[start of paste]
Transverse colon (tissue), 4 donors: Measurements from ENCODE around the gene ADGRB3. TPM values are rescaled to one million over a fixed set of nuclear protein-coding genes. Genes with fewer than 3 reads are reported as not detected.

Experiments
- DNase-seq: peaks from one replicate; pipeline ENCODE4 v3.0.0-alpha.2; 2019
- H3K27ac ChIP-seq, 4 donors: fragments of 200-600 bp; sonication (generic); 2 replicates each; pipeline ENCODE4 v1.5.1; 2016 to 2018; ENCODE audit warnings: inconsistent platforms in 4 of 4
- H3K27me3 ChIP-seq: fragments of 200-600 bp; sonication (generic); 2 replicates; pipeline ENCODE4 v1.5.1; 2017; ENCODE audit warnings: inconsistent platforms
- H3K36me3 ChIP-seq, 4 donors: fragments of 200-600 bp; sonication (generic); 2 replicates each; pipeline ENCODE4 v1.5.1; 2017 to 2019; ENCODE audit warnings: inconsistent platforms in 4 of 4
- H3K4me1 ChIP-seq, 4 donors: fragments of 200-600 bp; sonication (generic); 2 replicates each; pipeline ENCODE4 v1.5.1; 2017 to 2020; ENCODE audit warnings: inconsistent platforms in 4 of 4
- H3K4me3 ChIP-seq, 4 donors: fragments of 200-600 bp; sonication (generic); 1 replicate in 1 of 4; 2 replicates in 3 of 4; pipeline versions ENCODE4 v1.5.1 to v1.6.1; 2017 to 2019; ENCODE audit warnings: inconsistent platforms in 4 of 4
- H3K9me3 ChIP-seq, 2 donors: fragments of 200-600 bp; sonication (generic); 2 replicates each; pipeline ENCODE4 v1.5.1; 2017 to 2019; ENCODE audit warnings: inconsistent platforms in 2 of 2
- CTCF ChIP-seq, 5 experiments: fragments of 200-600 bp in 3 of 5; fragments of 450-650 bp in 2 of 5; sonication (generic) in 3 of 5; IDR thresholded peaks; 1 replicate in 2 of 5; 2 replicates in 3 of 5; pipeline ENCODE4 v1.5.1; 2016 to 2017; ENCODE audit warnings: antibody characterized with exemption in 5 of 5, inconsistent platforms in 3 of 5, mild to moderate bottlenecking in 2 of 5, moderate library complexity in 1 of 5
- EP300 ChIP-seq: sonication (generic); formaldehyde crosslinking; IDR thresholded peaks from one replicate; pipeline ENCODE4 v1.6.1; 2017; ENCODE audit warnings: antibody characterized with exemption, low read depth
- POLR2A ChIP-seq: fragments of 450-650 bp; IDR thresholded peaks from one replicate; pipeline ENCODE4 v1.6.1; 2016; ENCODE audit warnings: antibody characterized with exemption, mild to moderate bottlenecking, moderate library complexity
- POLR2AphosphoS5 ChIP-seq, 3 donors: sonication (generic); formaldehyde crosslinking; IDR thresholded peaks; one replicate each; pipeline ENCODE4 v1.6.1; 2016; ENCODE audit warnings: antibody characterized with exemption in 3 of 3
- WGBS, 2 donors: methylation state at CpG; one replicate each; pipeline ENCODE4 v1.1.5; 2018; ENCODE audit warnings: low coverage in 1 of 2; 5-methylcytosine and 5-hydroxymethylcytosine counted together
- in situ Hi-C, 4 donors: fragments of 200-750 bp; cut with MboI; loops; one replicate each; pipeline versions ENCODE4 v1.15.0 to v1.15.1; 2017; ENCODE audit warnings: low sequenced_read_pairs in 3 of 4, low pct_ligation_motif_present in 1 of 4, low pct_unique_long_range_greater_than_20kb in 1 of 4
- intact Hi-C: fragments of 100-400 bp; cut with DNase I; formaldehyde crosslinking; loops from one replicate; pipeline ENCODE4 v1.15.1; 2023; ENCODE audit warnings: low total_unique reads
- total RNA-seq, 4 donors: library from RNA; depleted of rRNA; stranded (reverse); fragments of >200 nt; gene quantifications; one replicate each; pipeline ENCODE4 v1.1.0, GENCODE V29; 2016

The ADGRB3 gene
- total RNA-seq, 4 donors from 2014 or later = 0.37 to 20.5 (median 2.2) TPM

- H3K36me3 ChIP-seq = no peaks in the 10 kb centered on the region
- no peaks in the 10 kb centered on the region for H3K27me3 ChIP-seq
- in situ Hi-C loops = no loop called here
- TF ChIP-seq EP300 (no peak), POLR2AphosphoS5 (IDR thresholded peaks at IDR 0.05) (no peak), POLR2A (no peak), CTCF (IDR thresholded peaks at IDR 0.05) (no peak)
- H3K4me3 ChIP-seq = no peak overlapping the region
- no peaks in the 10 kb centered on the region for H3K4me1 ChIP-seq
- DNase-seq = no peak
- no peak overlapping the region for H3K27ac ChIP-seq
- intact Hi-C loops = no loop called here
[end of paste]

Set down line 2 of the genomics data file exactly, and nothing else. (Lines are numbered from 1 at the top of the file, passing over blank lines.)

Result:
Experiments